Johnson & Johnson is celebrating the news that US regulators have given the go-ahead for the firm to market Concerta to treat adults with attention deficit hyperactivity disorder.

The US Food and Drug Administration has approved Concerta (extended-release methylphenidate) for adults aged 18 to 65 in doses of 18 to 72 mg daily. The drug has been available for children as young as six since August 2000 but "what we've seen in the growing body of knowledge on adult ADHD suggests a challenging burden of impairment in everyday functioning," said Janet Vergis, president of J&J unit McNeil Paediatrics.

ADHD is thought to affect about eight million, or one in 20, adults in the USA, J&J said, adding that it is associated with “academic underachievement, conduct problems, underemployment, motor vehicle safety and difficulties with personal relationships”. The approval will boost Concerta’s already-healthy sales which reached $290 million, up 15.1% in the first quarter.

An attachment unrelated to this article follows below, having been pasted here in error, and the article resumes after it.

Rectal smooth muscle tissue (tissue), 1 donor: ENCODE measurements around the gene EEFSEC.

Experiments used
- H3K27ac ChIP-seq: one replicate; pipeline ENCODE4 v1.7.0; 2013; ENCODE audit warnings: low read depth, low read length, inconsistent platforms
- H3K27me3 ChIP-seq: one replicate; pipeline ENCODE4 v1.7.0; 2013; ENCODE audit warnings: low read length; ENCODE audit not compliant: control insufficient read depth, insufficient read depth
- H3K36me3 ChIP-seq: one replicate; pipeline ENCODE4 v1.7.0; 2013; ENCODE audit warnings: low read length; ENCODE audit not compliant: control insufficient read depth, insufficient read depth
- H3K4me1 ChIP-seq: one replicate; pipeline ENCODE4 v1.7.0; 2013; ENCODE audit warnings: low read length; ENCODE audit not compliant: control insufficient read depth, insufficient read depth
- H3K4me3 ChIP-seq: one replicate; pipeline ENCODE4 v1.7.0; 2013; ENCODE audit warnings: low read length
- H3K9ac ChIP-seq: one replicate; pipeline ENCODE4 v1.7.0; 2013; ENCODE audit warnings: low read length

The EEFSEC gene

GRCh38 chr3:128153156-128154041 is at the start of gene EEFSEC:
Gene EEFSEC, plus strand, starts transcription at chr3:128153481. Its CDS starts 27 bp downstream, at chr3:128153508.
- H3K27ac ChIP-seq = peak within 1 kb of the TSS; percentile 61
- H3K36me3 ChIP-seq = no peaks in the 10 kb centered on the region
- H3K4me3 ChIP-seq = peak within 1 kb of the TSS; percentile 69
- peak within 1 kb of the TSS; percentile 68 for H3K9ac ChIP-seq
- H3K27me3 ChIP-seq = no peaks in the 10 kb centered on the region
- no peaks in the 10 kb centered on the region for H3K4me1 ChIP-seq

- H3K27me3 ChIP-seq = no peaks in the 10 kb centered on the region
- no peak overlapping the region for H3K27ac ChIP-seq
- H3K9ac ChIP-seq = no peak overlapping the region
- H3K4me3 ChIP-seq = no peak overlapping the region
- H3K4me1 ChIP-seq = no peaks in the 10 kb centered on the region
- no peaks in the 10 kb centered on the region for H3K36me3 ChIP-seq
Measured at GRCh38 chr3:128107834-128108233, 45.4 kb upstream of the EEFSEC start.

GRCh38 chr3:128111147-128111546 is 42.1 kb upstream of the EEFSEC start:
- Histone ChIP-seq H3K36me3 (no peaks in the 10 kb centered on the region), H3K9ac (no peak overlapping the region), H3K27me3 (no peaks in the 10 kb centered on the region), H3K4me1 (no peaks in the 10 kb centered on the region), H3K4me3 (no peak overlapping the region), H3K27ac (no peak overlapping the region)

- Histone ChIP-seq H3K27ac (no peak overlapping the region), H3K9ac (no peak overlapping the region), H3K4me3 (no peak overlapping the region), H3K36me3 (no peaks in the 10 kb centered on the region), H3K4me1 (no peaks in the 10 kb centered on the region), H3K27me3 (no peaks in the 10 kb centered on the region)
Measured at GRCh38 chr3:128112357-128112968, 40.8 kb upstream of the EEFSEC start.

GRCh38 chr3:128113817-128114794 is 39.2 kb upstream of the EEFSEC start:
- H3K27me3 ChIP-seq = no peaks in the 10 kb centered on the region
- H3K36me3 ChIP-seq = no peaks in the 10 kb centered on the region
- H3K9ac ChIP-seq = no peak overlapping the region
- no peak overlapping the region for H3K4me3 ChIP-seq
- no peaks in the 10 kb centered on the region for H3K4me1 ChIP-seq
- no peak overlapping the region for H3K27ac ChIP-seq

Meantime, J&J unit Centocor has filed a Biologics License Application with the FDA for its much-touted new investigational anti-tumour necrosis factor therapy golimumab. The firm is looking to get the drug approved as a treatment for rheumatoid arthritis, psoriatic arthritis and ankylosing spondylitis.

The application is supported by data from five Phase III trials which have shown that patients treated with golimumab, a once-monthly injectable, experienced improvements in symptoms of RA as well as in physical function. One of the five studies, GO-AFTER, showed that patients with moderately-to-severely active RA previously treated with anti-TNF-alpha agents experienced significant improvements after treatment with the new drug.

The firm submitted an application with the European Medicines Agency in February for the same indications and if approved there, it will be marketed by Schering-Plough.